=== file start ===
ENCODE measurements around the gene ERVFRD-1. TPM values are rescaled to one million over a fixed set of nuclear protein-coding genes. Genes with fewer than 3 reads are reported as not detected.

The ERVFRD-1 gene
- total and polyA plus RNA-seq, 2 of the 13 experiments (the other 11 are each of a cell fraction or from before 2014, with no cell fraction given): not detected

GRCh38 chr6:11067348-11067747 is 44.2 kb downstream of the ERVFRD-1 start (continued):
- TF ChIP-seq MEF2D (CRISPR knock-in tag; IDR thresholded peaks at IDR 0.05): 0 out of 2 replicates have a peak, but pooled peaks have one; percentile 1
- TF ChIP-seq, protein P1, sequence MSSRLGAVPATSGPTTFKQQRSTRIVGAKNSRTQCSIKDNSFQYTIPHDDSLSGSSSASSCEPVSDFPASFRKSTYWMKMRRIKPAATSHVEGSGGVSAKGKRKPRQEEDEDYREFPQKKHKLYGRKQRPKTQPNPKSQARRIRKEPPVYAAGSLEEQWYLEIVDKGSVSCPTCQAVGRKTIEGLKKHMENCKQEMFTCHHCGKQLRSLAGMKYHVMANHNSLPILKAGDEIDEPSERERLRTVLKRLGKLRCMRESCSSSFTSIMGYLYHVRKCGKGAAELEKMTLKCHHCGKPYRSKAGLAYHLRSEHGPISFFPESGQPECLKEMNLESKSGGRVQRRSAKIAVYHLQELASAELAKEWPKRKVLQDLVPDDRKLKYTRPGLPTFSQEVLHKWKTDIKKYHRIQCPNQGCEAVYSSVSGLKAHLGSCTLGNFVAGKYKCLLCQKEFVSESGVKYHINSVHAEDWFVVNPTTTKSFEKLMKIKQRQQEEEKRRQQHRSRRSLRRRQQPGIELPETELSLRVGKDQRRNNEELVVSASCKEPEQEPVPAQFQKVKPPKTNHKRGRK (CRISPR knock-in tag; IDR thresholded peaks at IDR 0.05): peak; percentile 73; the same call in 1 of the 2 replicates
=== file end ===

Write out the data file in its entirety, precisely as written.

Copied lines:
ENCODE measurements around the gene ERVFRD-1. TPM values are rescaled to one million over a fixed set of nuclear protein-coding genes. Genes with fewer than 3 reads are reported as not detected.

The ERVFRD-1 gene
- total and polyA plus RNA-seq, 2 of the 13 experiments (the other 11 are each of a cell fraction or from before 2014, with no cell fraction given): not detected

GRCh38 chr6:11067348-11067747 is 44.2 kb downstream of the ERVFRD-1 start (continued):
- TF ChIP-seq MEF2D (CRISPR knock-in tag; IDR thresholded peaks at IDR 0.05): 0 out of 2 replicates have a peak, but pooled peaks have one; percentile 1
- TF ChIP-seq, protein P1, sequence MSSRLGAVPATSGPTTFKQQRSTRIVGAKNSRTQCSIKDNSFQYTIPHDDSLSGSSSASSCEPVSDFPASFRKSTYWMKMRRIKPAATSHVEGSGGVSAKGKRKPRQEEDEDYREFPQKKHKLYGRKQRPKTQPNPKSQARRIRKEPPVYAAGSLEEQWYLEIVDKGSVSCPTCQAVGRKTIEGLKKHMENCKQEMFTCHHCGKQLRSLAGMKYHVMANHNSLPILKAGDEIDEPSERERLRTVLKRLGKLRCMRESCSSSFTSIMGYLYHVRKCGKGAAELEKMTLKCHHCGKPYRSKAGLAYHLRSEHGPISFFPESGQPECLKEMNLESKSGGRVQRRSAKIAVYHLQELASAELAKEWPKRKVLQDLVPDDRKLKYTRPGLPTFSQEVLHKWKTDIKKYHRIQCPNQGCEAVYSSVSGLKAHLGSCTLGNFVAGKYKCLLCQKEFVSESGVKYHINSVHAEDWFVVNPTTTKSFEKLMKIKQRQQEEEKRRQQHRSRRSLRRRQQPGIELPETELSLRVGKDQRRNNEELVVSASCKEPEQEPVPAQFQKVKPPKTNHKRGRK (CRISPR knock-in tag; IDR thresholded peaks at IDR 0.05): peak; percentile 73; the same call in 1 of the 2 replicates